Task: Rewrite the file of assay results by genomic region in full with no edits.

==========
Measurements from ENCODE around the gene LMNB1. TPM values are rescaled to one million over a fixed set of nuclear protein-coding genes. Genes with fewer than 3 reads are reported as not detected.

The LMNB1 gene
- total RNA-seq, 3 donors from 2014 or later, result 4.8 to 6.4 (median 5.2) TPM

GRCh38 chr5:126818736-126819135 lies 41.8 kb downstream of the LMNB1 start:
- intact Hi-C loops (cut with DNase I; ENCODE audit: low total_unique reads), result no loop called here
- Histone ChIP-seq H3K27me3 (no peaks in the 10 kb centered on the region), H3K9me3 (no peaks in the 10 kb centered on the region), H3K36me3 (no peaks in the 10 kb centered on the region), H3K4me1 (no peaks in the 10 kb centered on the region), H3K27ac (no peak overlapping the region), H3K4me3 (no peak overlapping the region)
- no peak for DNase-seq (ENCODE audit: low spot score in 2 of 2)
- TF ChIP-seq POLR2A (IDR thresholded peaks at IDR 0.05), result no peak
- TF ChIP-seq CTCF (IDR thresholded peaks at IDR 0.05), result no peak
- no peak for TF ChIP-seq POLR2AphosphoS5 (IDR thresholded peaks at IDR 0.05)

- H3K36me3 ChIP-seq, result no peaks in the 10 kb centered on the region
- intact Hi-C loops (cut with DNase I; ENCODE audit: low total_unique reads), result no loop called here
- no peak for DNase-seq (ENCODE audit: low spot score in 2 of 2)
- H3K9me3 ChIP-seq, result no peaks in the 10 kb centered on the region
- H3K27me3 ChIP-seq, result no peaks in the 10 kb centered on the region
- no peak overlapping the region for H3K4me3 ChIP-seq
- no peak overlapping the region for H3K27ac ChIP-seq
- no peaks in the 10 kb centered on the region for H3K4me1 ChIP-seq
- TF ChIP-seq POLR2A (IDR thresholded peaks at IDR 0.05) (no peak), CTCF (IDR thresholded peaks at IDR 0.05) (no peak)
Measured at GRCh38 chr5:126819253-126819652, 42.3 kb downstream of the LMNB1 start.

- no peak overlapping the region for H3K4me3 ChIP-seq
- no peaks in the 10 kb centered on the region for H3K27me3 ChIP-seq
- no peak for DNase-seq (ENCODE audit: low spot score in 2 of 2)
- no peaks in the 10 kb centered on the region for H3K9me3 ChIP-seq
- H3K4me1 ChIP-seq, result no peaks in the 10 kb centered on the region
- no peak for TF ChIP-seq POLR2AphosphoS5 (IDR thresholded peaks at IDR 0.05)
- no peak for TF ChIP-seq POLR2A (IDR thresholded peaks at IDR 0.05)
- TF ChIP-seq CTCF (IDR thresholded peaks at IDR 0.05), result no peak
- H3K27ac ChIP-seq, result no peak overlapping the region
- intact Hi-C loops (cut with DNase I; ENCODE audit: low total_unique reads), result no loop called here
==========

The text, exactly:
Measurements from ENCODE around the gene LMNB1. TPM values are rescaled to one million over a fixed set of nuclear protein-coding genes. Genes with fewer than 3 reads are reported as not detected.

The LMNB1 gene
- total RNA-seq, 3 donors from 2014 or later, result 4.8 to 6.4 (median 5.2) TPM

GRCh38 chr5:126818736-126819135 lies 41.8 kb downstream of the LMNB1 start:
- intact Hi-C loops (cut with DNase I; ENCODE audit: low total_unique reads), result no loop called here
- Histone ChIP-seq H3K27me3 (no peaks in the 10 kb centered on the region), H3K9me3 (no peaks in the 10 kb centered on the region), H3K36me3 (no peaks in the 10 kb centered on the region), H3K4me1 (no peaks in the 10 kb centered on the region), H3K27ac (no peak overlapping the region), H3K4me3 (no peak overlapping the region)
- no peak for DNase-seq (ENCODE audit: low spot score in 2 of 2)
- TF ChIP-seq POLR2A (IDR thresholded peaks at IDR 0.05), result no peak
- TF ChIP-seq CTCF (IDR thresholded peaks at IDR 0.05), result no peak
- no peak for TF ChIP-seq POLR2AphosphoS5 (IDR thresholded peaks at IDR 0.05)

- H3K36me3 ChIP-seq, result no peaks in the 10 kb centered on the region
- intact Hi-C loops (cut with DNase I; ENCODE audit: low total_unique reads), result no loop called here
- no peak for DNase-seq (ENCODE audit: low spot score in 2 of 2)
- H3K9me3 ChIP-seq, result no peaks in the 10 kb centered on the region
- H3K27me3 ChIP-seq, result no peaks in the 10 kb centered on the region
- no peak overlapping the region for H3K4me3 ChIP-seq
- no peak overlapping the region for H3K27ac ChIP-seq
- no peaks in the 10 kb centered on the region for H3K4me1 ChIP-seq
- TF ChIP-seq POLR2A (IDR thresholded peaks at IDR 0.05) (no peak), CTCF (IDR thresholded peaks at IDR 0.05) (no peak)
Measured at GRCh38 chr5:126819253-126819652, 42.3 kb downstream of the LMNB1 start.

- no peak overlapping the region for H3K4me3 ChIP-seq
- no peaks in the 10 kb centered on the region for H3K27me3 ChIP-seq
- no peak for DNase-seq (ENCODE audit: low spot score in 2 of 2)
- no peaks in the 10 kb centered on the region for H3K9me3 ChIP-seq
- H3K4me1 ChIP-seq, result no peaks in the 10 kb centered on the region
- no peak for TF ChIP-seq POLR2AphosphoS5 (IDR thresholded peaks at IDR 0.05)
- no peak for TF ChIP-seq POLR2A (IDR thresholded peaks at IDR 0.05)
- TF ChIP-seq CTCF (IDR thresholded peaks at IDR 0.05), result no peak
- H3K27ac ChIP-seq, result no peak overlapping the region
- intact Hi-C loops (cut with DNase I; ENCODE audit: low total_unique reads), result no loop called here